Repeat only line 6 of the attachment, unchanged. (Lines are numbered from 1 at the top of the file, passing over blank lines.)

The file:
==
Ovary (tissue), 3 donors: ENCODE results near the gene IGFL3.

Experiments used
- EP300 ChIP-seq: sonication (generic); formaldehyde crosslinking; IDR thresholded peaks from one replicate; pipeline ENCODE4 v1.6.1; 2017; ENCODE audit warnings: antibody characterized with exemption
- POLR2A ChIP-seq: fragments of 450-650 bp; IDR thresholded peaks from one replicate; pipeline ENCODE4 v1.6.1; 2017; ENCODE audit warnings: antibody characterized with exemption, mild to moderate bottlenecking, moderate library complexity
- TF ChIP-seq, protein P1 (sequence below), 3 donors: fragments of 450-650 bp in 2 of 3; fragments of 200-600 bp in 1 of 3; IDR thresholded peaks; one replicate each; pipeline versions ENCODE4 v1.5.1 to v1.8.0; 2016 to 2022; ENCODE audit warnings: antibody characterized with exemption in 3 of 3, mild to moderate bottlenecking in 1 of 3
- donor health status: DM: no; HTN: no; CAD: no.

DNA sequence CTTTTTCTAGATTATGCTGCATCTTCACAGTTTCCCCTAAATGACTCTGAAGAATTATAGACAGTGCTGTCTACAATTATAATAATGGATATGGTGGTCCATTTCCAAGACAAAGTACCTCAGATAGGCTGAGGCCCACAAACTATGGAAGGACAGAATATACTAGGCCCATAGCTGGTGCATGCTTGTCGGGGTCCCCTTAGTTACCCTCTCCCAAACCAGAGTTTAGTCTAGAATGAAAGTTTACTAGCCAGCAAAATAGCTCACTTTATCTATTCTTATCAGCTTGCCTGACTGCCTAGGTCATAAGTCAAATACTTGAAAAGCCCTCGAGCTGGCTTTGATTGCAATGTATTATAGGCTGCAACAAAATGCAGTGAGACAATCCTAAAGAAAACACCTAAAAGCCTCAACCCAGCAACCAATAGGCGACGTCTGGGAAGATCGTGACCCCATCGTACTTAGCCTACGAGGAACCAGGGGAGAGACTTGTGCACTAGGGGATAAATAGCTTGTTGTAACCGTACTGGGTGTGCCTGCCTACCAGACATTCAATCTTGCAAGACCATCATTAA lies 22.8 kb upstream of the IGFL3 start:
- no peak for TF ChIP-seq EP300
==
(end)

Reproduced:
- donor health status: DM: no; HTN: no; CAD: no.